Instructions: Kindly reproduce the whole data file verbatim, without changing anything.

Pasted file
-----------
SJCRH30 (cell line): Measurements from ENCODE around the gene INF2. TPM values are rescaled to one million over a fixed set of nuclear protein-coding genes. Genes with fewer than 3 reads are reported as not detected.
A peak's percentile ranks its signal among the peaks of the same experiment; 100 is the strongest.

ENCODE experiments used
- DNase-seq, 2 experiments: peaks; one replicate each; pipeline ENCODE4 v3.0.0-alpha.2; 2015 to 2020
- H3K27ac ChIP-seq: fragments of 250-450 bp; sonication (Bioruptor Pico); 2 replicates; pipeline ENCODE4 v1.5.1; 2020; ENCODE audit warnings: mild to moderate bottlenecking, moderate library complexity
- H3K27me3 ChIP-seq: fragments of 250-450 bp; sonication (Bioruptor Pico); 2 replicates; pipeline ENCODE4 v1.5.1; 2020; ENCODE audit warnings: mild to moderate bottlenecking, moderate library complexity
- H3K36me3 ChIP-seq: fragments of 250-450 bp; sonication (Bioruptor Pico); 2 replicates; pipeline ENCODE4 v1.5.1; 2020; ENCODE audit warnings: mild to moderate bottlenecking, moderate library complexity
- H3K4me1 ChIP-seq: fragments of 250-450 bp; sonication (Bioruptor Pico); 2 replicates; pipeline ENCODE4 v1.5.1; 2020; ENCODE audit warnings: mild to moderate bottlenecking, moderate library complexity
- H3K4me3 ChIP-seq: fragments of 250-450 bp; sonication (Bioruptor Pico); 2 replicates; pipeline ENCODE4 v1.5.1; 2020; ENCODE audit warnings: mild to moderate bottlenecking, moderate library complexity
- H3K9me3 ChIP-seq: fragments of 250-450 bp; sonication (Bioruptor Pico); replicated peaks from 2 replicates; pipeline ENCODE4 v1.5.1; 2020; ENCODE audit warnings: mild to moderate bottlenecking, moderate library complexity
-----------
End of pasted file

SJCRH30 (cell line): Measurements from ENCODE around the gene INF2. TPM values are rescaled to one million over a fixed set of nuclear protein-coding genes. Genes with fewer than 3 reads are reported as not detected.
A peak's percentile ranks its signal among the peaks of the same experiment; 100 is the strongest.

ENCODE experiments used
- DNase-seq, 2 experiments: peaks; one replicate each; pipeline ENCODE4 v3.0.0-alpha.2; 2015 to 2020
- H3K27ac ChIP-seq: fragments of 250-450 bp; sonication (Bioruptor Pico); 2 replicates; pipeline ENCODE4 v1.5.1; 2020; ENCODE audit warnings: mild to moderate bottlenecking, moderate library complexity
- H3K27me3 ChIP-seq: fragments of 250-450 bp; sonication (Bioruptor Pico); 2 replicates; pipeline ENCODE4 v1.5.1; 2020; ENCODE audit warnings: mild to moderate bottlenecking, moderate library complexity
- H3K36me3 ChIP-seq: fragments of 250-450 bp; sonication (Bioruptor Pico); 2 replicates; pipeline ENCODE4 v1.5.1; 2020; ENCODE audit warnings: mild to moderate bottlenecking, moderate library complexity
- H3K4me1 ChIP-seq: fragments of 250-450 bp; sonication (Bioruptor Pico); 2 replicates; pipeline ENCODE4 v1.5.1; 2020; ENCODE audit warnings: mild to moderate bottlenecking, moderate library complexity
- H3K4me3 ChIP-seq: fragments of 250-450 bp; sonication (Bioruptor Pico); 2 replicates; pipeline ENCODE4 v1.5.1; 2020; ENCODE audit warnings: mild to moderate bottlenecking, moderate library complexity
- H3K9me3 ChIP-seq: fragments of 250-450 bp; sonication (Bioruptor Pico); replicated peaks from 2 replicates; pipeline ENCODE4 v1.5.1; 2020; ENCODE audit warnings: mild to moderate bottlenecking, moderate library complexity